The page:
Lunigiana, the Valley of the Moon
Where Lunigiana is situated?
Lunigiana (in Latin Lunensis Ager) is the historical region between northern Tuscany, western Emilia Romagna and eastern Liguria, is one of my favourite territory of Tuscany. This mountainous region is crossed by the Magra river and covers an area that runs from the Tosco-Emiliano Appennines to the Mediterranean Sea.
Lunigiana today belongs in part to Tuscany and in part to Liguria. In the past Lunigiana was extended till the Versilia coastline and till the Serchio River Valley, not far from the town of Lucca.
The name Lunigiana probably comes from the devotion to the myth of the Moon (Lunae in Latin) of the ancient inhabitants of Luni, an important city at the times of Roman Empire, founded in 177 BC. That’s why Lunigiana is also considered the valley of the Moon.
History of Lunigiana
Lunigiana has a long history back to the Prehistoric Era, and the proofs of it are the famous Statue Stele. These anthropomorphic stone statues date back to the 4th– 1th millennium BC, but their function is not revealed yet.
Stele Statue of Lunigiana
Ligurian-Apuan were inhabitants of Lunigiana, but with the arrival of Romans in 2nd Century BC, this strong people who often defeated the Romans troops, were deported away.
The Roman Amphitheatre of Luni
The Diocese of Luni owned all the historic territory during the Middle Ages, including Versilia and La Spezia harbor (not far from Cinque Terre). This is the time in which the Via Francigena, (the combination of roads that linked Canterbury to Rome, along 1.600 Km/994 miles), gained of importance as pilgrimage route, and as military connection between Northern Europe and Mediterranean Sea.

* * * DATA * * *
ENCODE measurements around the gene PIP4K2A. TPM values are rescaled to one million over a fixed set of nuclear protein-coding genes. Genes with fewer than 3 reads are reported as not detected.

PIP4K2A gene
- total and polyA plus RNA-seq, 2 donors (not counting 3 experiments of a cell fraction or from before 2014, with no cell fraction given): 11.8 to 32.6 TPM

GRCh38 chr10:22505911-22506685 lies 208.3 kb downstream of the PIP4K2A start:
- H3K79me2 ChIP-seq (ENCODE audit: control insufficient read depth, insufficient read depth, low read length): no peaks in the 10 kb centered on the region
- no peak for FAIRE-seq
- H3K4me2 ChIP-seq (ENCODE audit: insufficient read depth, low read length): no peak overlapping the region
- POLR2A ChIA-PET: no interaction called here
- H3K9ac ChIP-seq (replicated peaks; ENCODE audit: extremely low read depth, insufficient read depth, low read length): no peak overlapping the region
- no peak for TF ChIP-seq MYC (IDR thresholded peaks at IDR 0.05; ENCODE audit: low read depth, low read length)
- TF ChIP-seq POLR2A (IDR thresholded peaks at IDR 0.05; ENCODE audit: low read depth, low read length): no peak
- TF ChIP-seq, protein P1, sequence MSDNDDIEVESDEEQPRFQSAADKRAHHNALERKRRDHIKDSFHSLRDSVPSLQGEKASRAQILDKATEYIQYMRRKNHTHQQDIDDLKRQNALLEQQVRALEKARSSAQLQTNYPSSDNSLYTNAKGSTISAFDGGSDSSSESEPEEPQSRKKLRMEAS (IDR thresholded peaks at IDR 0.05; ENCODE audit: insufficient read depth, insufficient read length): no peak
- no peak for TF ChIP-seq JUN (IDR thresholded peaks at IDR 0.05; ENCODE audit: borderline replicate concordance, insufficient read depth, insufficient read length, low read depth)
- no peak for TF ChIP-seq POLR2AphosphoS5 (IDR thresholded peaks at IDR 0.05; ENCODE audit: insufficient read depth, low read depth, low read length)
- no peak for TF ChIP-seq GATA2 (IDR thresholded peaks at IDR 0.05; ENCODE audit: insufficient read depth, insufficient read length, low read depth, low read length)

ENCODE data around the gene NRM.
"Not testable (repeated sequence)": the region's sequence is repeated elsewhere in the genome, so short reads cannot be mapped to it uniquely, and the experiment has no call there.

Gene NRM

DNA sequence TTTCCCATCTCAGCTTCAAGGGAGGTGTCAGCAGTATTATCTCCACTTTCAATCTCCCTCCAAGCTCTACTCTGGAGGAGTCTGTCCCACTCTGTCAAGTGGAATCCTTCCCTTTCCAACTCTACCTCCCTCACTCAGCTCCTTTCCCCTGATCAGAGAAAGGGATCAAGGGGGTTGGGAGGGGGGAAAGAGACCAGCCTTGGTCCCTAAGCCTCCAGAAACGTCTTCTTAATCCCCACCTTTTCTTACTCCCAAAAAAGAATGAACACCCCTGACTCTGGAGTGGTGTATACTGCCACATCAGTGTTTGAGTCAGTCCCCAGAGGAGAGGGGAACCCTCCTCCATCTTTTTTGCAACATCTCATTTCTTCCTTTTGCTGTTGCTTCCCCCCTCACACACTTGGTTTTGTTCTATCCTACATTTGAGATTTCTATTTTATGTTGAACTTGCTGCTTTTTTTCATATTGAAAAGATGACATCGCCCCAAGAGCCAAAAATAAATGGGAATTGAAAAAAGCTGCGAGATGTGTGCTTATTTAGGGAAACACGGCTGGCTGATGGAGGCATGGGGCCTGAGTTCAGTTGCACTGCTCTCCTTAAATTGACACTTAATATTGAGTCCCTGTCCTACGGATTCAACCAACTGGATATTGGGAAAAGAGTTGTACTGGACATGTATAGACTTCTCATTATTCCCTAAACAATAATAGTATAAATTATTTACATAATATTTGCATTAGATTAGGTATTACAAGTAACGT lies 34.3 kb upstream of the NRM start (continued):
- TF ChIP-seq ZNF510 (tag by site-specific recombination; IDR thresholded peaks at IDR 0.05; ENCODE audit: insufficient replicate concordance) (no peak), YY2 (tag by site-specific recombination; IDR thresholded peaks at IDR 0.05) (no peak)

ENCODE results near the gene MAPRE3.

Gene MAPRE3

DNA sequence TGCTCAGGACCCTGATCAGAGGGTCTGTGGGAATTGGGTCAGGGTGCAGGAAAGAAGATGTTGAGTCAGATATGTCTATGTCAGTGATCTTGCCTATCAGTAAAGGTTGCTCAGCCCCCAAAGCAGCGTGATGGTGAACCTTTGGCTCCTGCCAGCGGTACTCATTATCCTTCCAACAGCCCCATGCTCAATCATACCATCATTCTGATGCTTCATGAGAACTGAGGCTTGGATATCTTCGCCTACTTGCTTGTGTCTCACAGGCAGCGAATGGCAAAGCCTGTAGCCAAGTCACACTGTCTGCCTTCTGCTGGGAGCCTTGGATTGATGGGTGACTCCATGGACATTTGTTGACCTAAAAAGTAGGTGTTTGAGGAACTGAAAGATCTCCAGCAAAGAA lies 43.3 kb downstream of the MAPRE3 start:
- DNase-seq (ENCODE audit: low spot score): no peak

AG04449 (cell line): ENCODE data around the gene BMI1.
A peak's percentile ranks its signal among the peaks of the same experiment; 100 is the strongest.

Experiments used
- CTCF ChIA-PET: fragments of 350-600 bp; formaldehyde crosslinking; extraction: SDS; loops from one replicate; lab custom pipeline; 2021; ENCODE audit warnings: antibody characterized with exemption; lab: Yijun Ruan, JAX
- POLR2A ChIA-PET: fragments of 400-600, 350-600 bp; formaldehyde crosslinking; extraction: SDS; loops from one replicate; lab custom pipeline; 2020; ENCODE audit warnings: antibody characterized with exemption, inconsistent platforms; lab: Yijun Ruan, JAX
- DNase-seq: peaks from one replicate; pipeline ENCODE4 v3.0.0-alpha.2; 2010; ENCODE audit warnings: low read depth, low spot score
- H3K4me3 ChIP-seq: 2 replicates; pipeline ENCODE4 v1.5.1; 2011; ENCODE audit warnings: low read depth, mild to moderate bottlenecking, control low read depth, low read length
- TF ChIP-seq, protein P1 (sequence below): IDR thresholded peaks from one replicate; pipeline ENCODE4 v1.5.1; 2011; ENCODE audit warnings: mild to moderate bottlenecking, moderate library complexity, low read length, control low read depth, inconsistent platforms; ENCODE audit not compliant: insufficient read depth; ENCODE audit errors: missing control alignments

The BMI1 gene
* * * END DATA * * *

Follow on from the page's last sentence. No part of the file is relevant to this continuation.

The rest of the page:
The Obertenghi, dynasty of Longobards origin, around the year 1000, established their noble family in Lunigiana. And then, the Malaspina Family, their descendants, controlled this territory for almost two centuries.
As often happens in a family, relations between relatives were not easy, especially if hereditaries are longing the power. The Malaspina Family split their properties in two distinct branches, the Spino Fiorito (Blooming Thorn) and the Spino Secco (Dry Thorn). Thanks to the Malaspina competitiveness, in both sides of the Magra River Valley many villages have been fortified and many castles built. Lots of them are still existing. The only independent city was Pontremoli, which was an important trade center.
Coat of Arms of the House of Malaspina Family – Spino Fiorito
Coat of Arms of the House of Malaspina Family – Spino Secco
After decades of fights, in 1306 on Castelnuovo Magra, an armistice have been signed, between Malaspina and the earl-bishop of Luni. The legend says that, as solicitor of the Malaspina, the nowadays famous poet Dante Alighieri exiled from Florence since the beginning of fourteenth century, signed the treaty.
After the decline of the Malaspina family, Lunigiana became the center of the interest of the main powerful cities, as Florence, Genova and Milan.
In 1797 Napoleon abolished the feudal system, but the actual administrative division went just with the Unification of Italy. Nowadays of the historical Lunigiana does not exist anymore, and the territory has been divided in two different region Tuscany and Liguria.
Dante Alighieri, Purgatory, Canto VIII, 115-18
Of Valdimagra and the neighbor part
Thou know’st, tell me, who once was mighty there
They call’d me Conrad Malaspina; not
That old one, but from him I sprang. The love
I bore my people is now here refineds leo.
.. se novella vera
di Val di Magra, o di parte vicina,
sai, dillo a me, che già grande là era.
Chiamato fui Corrado Malaspina;
non son l’Antico, ma di lui discesi.